Pedestrian signal timing can be improved through control strategies at intersections

Sirisha Kothuri, the lead researcher on this project, presents a conference poster at the 2015 annual meeting of TRB
Sirisha Kothuri (PI) and Chris Monsere, Portland State University and Edward Smaglik, Northern Arizona University

Pedestrians often have to wait longer than drivers for the light to change. Increased delay for pedestrians can lead to noncompliance, which can have a negative impact on safety. Most planning efforts geared toward those on foot have tended to focus on safety, but pedestrian efficiency is also important.

Sirisha Kothuri, a research associate in civil engineering at Portland State University, is the principal investigator on the project Improving Walkability Through Control Strategies at Signalized Intersections. Funded by the National Institute for Transportation and Communities, it is an extension of her doctoral dissertation work. Kothuri and co-investigator Edward Smaglik of Northern Arizona University will present their work Sunday, Jan. 8 in a workshop at the TRB conference. Their research looked at pedestrian strategies around the country to determine if they were primarily safety or efficiency measures.

“Generally, pedestrian strategies, if they exist at all, are safety based,” Kothuri said.

So the first task was to identify efficiency-based strategies for pedestrians. Then the research team undertook a simulation approach, simulating an intersection using ASC/3 signal controller software. They looked at different strategies for efficiency and identified what the impacts of each strategy were to all users: pedestrians, cyclists, motor vehicles and heavy vehicles.

“With this project we tried to focus on reducing delay. When and where are efficiency measures most applicable: at certain times of the day, certain types of intersections?” Kothuri said.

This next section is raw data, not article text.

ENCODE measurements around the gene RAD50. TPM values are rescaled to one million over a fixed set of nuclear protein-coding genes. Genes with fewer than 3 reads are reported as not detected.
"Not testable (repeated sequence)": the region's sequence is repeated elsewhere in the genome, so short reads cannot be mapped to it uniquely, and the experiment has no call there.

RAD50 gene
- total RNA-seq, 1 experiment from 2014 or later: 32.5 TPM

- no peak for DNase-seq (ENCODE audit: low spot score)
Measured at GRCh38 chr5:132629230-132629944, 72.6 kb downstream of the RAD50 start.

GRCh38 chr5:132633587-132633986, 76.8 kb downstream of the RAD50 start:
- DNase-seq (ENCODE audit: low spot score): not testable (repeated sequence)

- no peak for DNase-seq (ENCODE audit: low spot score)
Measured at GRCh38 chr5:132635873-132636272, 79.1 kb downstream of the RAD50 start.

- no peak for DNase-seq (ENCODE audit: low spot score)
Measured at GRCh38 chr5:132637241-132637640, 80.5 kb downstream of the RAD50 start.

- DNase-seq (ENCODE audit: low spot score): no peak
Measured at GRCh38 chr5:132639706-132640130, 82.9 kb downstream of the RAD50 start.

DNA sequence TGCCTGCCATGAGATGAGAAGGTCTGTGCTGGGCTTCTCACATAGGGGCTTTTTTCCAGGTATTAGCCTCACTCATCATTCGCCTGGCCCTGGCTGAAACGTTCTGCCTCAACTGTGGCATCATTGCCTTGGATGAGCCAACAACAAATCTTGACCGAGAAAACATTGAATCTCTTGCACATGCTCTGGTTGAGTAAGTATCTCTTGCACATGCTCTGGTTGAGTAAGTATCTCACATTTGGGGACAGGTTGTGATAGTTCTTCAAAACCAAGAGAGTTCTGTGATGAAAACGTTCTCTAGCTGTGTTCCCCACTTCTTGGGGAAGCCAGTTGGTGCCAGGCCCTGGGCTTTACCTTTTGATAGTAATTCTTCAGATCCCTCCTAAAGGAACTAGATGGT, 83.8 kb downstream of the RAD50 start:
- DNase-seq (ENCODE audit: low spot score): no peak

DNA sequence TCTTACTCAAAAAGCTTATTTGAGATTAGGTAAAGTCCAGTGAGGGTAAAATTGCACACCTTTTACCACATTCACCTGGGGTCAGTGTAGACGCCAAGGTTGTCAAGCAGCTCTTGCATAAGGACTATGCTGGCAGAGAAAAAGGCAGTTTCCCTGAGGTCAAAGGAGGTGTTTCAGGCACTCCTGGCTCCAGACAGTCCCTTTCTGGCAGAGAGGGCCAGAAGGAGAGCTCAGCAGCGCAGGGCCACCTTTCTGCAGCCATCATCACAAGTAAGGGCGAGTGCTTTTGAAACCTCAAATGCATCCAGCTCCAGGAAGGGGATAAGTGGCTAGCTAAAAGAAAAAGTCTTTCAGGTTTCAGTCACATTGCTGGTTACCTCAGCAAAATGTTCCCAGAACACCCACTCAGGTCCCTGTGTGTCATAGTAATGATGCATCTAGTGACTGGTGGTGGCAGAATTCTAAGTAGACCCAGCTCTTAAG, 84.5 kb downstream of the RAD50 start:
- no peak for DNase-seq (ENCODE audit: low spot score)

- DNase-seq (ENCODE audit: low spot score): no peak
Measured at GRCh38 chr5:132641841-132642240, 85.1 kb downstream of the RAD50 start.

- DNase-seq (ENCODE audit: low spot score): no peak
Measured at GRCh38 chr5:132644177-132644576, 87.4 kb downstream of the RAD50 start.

Based on the simulation study researchers were able to get a fairly good assessment of the delays experienced by the different users. Using that knowledge, they came up with a scale and a guidebook for practitioners on which measures would be best used when, and what sorts of delays to expect for vehicles and pedestrians.

They also came up with a new algorithm, a pedestrian priority algorithm. They tested it in the simulation environment, then used the learning from that to deploy the algorithm in three different cities: Mesa and Flagstaff, Arizona, and Portland, Oregon. In these cities, they conducted before-and-after studies to learn exactly how much the algorithm reduces pedestrian delay.

"The whole idea is to provide a toolbox for practitioners: One size does not fit all," Kothuri said. Each city has different strategies. Those strategies can also change based on time of day. Practitioners must understand what the operation objective is and then tailor their strategy based on that. The products of this research are intended to provide practitioners with the tools they need to make these decisions.

The project also serves to highlight the idea that transportation professionals should think about pedestrians as an important aspect of traffic.

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